Re: Flames over -- Re: Which is simpler?

From: Phillip Susi
Date: Tue Feb 14 2006 - 16:12:12 EST

Kyle Moffett wrote:
How is swapping USB devices while suspended unreasonable? Come to think of it, I did it inadvertently about 15 minutes ago with my PowerBook

Because you can not go yanking devices out from under the kernel without it's knowledge or consent. This is no more acceptable than ejecting a floppy without first unmounting it; the only difference is that the floppy drive doesn't erroneously inform the kernel that you have done this simply because you suspend.

(while booted into Mac OS). I had a USB key that I was copying a file to for someone. After shutting the lid, I unplugged mouse, USB key, and power block. About 30 minutes later I had somebody else with a key who wanted to give me a file. I had the key plugged in before the laptop was finished waking up from sleep. Now, I don't know for certain that neither key had a serial number, but the two I have here in my hand certainly don't, and I could _easily_ see somebody swapping USB keys not knowing that they're "not supposed to do that" and getting massive data corruption when the filesystem reads and writes pages from a completely different block device.

Then they shot themselves in the foot. That is no different than switching mounted floppies while suspended, or removing a mounted IDE hard drive while suspended, so they get what they deserve.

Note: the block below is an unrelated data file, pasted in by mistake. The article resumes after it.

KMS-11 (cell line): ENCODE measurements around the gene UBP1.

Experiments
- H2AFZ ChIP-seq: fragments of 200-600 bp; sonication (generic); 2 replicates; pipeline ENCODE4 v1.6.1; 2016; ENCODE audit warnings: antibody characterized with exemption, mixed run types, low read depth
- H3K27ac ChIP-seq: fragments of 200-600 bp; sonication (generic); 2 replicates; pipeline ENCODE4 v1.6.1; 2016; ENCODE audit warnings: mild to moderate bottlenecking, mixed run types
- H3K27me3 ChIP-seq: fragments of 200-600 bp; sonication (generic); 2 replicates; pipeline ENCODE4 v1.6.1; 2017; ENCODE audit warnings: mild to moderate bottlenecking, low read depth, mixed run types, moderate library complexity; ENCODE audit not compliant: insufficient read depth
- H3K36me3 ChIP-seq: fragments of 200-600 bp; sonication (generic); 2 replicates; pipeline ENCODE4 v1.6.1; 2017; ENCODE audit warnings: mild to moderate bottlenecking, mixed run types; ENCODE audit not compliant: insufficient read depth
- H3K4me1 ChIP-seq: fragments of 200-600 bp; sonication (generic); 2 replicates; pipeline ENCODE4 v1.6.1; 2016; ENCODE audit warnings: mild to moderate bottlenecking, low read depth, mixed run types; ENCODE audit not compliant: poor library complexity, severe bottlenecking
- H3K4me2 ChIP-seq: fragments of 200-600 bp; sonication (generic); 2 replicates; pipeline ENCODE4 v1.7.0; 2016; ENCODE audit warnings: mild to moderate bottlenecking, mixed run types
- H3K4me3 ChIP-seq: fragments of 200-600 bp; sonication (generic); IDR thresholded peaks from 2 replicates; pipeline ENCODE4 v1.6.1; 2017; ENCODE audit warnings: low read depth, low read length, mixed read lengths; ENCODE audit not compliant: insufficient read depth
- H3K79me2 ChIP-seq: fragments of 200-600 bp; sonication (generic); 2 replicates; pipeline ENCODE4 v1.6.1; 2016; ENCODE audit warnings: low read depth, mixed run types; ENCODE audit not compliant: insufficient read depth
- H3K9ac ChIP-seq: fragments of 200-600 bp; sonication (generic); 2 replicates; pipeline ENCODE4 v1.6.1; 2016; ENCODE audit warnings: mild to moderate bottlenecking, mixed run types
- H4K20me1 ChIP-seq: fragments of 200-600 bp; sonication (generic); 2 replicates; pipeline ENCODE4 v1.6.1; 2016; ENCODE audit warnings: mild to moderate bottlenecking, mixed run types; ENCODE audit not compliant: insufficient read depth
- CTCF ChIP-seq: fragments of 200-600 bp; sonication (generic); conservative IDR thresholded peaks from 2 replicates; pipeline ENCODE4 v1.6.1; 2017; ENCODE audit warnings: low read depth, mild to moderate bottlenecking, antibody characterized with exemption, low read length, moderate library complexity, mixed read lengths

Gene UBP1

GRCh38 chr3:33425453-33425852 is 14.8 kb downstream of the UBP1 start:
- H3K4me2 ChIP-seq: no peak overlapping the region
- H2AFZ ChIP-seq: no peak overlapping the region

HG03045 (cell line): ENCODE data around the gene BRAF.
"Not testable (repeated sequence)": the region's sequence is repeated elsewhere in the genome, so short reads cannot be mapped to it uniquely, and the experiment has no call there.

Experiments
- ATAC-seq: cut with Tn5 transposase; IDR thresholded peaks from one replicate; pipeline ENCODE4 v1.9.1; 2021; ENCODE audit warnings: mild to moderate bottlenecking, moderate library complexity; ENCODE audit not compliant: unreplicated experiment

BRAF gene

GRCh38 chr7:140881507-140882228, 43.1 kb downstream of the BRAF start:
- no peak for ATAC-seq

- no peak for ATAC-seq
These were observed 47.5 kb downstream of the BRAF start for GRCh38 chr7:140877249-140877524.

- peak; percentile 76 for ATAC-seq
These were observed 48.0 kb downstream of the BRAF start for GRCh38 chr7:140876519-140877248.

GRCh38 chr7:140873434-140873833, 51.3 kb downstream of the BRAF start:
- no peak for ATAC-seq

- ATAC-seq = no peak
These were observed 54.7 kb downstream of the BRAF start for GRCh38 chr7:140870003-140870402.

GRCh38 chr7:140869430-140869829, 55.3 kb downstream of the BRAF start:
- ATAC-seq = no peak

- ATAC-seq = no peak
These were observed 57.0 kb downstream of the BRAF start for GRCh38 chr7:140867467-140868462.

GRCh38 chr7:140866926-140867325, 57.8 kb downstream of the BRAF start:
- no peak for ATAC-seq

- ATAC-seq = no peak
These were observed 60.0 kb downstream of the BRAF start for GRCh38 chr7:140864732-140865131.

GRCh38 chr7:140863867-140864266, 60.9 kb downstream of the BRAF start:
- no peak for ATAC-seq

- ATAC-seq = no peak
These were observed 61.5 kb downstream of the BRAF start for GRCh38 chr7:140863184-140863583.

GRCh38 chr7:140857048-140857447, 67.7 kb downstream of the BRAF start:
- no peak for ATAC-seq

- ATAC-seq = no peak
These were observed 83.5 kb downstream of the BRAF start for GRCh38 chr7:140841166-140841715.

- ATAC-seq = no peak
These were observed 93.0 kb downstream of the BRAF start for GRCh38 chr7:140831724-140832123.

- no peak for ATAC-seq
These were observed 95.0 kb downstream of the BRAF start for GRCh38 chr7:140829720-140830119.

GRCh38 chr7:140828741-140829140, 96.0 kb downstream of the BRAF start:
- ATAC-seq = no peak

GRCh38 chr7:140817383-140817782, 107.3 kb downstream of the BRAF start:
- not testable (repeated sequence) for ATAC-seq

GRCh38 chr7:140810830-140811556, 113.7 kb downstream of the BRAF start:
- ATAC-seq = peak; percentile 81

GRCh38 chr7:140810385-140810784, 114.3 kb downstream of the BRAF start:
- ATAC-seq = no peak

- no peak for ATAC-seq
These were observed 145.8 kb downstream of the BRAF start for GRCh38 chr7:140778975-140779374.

Did you read what I wrote? People don't generally expect to randomly plug and unplug SCSI drives whenever they feel like it. They _do_ expect to randomly plug and unplug USB drives, mice, keyboards, tablets, network adapters, etc, because _everything_ supports such random plugging.

No, they don't. Users do not expect ( or should not and are told not to by admins ) to be able to yank out their usb memory stick while it is mounted. They are told to always unmount first. If they fail to do so, then they get what they asked for. It doesn't matter if the disk is SCSI or USB; you don't go yanking it out without unmounting it first, or you will loose data.

Creating an extremely odd and hard to predict failure mode (when you reconnect USB devices while suspended on hardware that doesn't support proper USB suspend) with a high probability of causing data corruption or crashes is wrong. Especially since you could easily teach users that "You need to eject USB things before you sleep the computer _or_ just fix the kernel to do it for you. That's probably something we should be doing for all network filesystems anyways.

Users are already told to eject/unmount the media before removing it. If they fail to do that, it doesn't matter if the system is suspended or not; they broke the drive when they yanked it out while mounted. As for fixing the kernel to unmount it for you, that is not always possible; take the root on usb case.

Maybe it does make sense to have hibernation scripts unmount removable media for the common silly user who can't remember to unmount disks before ejecting/unplugging them, but you should be able to suspend a system with its root on a usb disk and not have the kernel panic for no good reason when it resumes.

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